Paternity (law)

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Paternity law deals with the legal relationship between a father and a child, including the rights and obligations of both the man and the child to each other as well as to others. A child's paternity may be relevant in relation to issues of legitimacy, inheritance and rights to a putative father's title or surname, as well as the biological father's rights to custody and obligations for child support.

A child born to a married woman during a marriage is presumed under common law[1] to be the child of her husband by a "presumption of paternity" or presumption of legitimacy. These presumptions may be rebutted by evidence to the contrary, for example, in disputed child custody and child support cases during divorce, annulment or legal separation.

In the case of unwed fathers, a man may come forward and accept the paternity of the child in what is called a "voluntary acknowledgment of paternity", the mother or government can file a petition for a determination of paternity against a putative father, or paternity can be determined by the courts through estoppel over time. Today, when paternity is in dispute or doubt, paternity testing may be used to conclusively resolve the issue.

Common law[edit]

This page mainly discusses "Common Law" countries. For other country legal systems see: List of national legal systems. While India is also a common law country its family law system is so unique that it has its own legal pages on Wikipedia. Law of India

The context of usage for the terms "common law" and "civil law" from within Common Law countries refers to non-criminal laws, presumptions or statutes affecting marriage or the family in general, not a different type of country legal system.

Legal[edit]

Unwed fathers[edit]

Generally, under common law, a biological father has a legal obligation for the maintenance or support of his biological offspring, whether or not he is legally incompetent to marry the child's mother.[2]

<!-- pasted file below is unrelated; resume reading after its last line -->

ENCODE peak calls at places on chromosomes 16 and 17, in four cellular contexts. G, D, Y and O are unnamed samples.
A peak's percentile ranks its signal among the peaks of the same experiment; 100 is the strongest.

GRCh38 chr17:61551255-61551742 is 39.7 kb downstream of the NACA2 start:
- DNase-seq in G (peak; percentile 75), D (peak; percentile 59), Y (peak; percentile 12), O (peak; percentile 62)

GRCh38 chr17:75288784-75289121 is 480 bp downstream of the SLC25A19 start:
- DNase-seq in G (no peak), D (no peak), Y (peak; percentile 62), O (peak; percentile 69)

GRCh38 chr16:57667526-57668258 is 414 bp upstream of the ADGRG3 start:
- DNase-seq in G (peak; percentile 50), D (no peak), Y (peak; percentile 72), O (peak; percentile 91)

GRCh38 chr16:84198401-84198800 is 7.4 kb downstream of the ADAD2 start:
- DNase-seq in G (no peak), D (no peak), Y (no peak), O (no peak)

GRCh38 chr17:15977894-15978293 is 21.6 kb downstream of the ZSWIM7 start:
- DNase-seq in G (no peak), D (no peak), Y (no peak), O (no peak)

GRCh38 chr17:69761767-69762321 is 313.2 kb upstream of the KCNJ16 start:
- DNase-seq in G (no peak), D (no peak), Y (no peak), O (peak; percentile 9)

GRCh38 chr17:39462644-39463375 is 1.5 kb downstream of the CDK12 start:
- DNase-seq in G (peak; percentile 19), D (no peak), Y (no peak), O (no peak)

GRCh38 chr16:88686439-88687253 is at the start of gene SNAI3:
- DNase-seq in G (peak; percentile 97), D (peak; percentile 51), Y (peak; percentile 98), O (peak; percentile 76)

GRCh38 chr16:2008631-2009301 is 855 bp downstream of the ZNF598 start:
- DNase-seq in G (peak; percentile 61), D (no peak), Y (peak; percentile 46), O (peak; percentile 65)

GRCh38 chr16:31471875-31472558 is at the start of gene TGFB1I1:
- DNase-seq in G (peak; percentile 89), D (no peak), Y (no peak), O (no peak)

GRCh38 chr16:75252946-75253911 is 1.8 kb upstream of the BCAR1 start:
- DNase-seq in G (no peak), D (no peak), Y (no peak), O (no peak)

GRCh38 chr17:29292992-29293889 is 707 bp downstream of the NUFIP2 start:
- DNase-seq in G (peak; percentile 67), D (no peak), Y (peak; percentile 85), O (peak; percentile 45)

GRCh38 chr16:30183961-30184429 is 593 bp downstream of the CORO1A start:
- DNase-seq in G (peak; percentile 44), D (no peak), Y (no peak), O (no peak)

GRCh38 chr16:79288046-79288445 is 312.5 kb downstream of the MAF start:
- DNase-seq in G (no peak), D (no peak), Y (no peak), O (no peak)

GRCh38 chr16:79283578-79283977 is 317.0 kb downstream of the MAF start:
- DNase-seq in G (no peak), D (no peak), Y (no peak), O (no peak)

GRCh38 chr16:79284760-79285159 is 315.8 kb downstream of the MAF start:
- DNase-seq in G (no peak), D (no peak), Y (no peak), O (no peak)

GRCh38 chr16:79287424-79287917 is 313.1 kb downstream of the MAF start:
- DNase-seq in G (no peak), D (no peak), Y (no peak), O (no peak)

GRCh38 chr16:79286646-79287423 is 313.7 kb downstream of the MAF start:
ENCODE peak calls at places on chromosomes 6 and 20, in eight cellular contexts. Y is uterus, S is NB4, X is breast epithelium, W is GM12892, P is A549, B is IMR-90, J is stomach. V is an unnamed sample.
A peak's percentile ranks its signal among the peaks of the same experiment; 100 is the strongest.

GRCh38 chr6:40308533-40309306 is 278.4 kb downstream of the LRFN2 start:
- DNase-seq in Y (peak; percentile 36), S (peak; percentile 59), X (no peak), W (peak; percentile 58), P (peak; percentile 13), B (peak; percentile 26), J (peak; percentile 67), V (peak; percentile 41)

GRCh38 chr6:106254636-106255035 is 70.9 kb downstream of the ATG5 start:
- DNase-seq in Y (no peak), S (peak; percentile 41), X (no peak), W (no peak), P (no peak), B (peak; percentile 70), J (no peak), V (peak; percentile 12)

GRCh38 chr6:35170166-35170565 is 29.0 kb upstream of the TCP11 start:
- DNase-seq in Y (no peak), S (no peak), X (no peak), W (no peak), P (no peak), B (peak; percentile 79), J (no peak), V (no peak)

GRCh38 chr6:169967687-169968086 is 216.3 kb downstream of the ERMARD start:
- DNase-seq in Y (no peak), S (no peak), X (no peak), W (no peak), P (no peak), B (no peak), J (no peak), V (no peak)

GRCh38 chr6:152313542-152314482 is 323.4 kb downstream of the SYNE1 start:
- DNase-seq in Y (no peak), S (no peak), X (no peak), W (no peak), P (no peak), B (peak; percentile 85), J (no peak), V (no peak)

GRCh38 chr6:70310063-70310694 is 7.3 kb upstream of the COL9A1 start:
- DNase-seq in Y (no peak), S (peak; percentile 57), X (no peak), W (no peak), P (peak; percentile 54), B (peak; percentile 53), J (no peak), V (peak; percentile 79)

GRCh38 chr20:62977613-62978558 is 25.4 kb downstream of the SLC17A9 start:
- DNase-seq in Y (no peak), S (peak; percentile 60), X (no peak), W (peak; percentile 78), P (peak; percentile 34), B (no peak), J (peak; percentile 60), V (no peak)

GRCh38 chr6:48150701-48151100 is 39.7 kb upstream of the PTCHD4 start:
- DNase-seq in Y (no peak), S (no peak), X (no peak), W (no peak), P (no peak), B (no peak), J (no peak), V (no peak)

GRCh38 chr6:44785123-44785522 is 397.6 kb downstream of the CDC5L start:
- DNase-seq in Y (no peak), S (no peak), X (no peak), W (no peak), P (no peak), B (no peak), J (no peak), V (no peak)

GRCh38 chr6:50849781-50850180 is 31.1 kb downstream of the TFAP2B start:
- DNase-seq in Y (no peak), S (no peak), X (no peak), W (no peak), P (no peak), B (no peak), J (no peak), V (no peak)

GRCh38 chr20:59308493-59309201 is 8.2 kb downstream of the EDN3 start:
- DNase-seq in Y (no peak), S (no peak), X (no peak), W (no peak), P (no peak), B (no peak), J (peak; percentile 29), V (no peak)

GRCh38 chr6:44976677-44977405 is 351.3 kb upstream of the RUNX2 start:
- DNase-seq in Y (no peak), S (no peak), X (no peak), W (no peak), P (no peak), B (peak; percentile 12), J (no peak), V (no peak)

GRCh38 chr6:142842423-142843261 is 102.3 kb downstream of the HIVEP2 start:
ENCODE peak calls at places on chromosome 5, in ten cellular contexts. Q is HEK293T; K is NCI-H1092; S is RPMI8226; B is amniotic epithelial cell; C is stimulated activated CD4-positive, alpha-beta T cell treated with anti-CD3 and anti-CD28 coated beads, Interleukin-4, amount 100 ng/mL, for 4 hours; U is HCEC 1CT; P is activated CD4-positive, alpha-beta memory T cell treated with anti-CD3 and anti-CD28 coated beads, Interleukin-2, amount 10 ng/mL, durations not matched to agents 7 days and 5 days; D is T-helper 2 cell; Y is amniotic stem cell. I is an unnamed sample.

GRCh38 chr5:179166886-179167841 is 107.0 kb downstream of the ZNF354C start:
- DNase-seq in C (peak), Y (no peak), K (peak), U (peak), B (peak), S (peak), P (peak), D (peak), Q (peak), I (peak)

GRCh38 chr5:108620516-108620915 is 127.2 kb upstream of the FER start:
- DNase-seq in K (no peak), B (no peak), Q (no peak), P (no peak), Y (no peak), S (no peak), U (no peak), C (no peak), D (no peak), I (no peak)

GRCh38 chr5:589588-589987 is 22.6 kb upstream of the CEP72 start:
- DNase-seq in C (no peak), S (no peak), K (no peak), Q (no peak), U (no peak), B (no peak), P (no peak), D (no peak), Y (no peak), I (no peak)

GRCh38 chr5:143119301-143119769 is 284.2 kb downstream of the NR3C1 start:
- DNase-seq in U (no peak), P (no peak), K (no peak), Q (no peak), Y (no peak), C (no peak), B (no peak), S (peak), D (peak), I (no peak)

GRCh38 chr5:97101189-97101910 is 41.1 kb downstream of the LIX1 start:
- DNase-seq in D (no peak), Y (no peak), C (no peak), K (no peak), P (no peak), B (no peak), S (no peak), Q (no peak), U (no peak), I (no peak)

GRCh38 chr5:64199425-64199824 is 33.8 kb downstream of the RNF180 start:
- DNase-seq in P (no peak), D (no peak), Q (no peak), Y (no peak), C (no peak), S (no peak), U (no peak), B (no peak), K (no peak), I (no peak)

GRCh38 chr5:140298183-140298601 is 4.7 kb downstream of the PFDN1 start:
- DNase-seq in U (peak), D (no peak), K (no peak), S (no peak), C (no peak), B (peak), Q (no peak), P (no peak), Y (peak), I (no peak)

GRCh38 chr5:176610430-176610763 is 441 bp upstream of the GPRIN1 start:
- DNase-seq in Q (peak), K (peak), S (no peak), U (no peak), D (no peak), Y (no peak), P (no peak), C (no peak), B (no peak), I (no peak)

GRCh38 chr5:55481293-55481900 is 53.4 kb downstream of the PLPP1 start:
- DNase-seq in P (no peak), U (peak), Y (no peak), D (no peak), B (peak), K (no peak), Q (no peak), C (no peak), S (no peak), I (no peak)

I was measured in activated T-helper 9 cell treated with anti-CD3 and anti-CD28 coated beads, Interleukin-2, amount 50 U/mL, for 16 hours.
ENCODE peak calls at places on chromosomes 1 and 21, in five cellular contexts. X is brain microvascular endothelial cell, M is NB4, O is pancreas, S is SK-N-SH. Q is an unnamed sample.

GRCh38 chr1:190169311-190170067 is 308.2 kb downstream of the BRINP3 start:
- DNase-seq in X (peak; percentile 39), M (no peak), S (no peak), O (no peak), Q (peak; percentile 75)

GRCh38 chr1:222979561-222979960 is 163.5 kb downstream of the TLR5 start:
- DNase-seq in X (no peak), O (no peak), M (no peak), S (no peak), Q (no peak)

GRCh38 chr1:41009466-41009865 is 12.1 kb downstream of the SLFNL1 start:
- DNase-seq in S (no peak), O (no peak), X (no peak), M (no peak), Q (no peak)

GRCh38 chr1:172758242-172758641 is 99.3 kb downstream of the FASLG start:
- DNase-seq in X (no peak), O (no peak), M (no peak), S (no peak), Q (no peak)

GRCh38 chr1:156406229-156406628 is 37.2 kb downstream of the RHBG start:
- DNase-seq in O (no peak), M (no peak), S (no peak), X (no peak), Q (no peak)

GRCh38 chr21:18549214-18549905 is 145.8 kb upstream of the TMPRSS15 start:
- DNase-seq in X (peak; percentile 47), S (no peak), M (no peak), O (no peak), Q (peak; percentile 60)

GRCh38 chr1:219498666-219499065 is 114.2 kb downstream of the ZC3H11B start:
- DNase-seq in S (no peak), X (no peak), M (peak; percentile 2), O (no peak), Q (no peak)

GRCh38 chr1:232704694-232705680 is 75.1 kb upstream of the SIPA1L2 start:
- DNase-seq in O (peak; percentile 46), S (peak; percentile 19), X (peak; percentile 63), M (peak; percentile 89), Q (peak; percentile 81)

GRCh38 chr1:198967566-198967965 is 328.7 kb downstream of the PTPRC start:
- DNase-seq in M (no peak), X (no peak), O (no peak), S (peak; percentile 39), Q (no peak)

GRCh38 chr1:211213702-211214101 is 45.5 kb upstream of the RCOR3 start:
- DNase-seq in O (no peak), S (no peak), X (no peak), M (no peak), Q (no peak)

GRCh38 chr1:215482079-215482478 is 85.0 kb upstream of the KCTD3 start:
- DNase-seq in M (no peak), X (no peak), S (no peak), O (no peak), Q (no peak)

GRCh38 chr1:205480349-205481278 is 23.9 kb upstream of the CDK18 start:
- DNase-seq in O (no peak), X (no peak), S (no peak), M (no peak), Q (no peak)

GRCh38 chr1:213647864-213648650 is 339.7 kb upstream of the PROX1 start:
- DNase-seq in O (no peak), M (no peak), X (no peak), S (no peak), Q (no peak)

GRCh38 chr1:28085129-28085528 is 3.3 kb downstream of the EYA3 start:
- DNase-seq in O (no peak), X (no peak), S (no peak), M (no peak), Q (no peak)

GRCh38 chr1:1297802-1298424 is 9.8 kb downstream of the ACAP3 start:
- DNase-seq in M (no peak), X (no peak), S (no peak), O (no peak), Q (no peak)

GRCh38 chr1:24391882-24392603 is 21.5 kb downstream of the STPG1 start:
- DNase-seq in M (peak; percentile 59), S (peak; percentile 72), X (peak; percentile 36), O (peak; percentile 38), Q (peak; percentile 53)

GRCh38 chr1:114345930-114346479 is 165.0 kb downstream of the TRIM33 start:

Married fathers[edit]

Where paternity of the child is in question, a party may ask the court to determine paternity of one or more possible fathers (called putative fathers), typically based initially upon sworn statements and then upon testimony or other evidence.[1]

A successful application to the court results in an order assigning paternity to a specific man, possibly including support responsibility and/or visitation rights, or declaring that one or more men (possibly including the husband of the mother) are not the father of the child. A disavowal action is a legal proceeding where a putative father attempts to prove to the court that he is not the father; if successful, it relieves the former putative father of legal responsibility for the child.[3]

On the other hand, it could be the case where several putative fathers are fighting to establish custody. In such case, in the US, because of the Supreme Court ruling in 1989, Michael H. v. Gerald D., the mother's legal husband takes precedent over the others, even if he is not the biological father. This decision, wrote Elizabeth Wurtzel in The Atlantic, showed the court favored "stable family matters more than biology."[4]

In the United States, a divorcing father files a parenting plan with a district court which outlines how the parents will share responsibilities on matters such as custody, visitation, support and insurance.

Some paternity laws assign full parental responsibility to fathers even in cases of women lying about contraception, using deceit (such as oral sex followed by self artificial insemination [5] or statutory rape by a woman (Hermesmann v. Seyer) [2]

If the context of inheritance rights, it will be the heirs of the deceased person who are attempting to dispute or establish paternity. In some states, DNA testing will be dispositive to establish paternity. In most states, however, there are a variety of rules and time restrictions that can deny inheritance rights to biological children of a deceased father.[6]

See also[edit]

References[edit]

  1. ^ a b "Paternity Law - Guide to Paternity Rights". HG.org Worldwide Legal Directories (USA). Retrieved 2013-04-10. 
  2. ^ a b "Court Tells Youth to Support Child He Fathered at Age 13". New York Times (USA). Retrieved 2013-04-10. 
  3. ^ "Louisiana Civil Code article 186 et seq.". Retrieved 2013-06-10. 
  4. ^ "The Big Question: What's the Most Important Supreme Court Case No One's Ever Heard of?". The Atlantic. May 2013. 
  5. ^ "=State of Louisiana v. Frisard: Wikis". Retrieved 2013-04-10. 
  6. ^ "Paternity for Florida Inheritance Rights". Clark Skatoff PA is a Florida law firm. Retrieved April 10, 2013. 

External links[edit]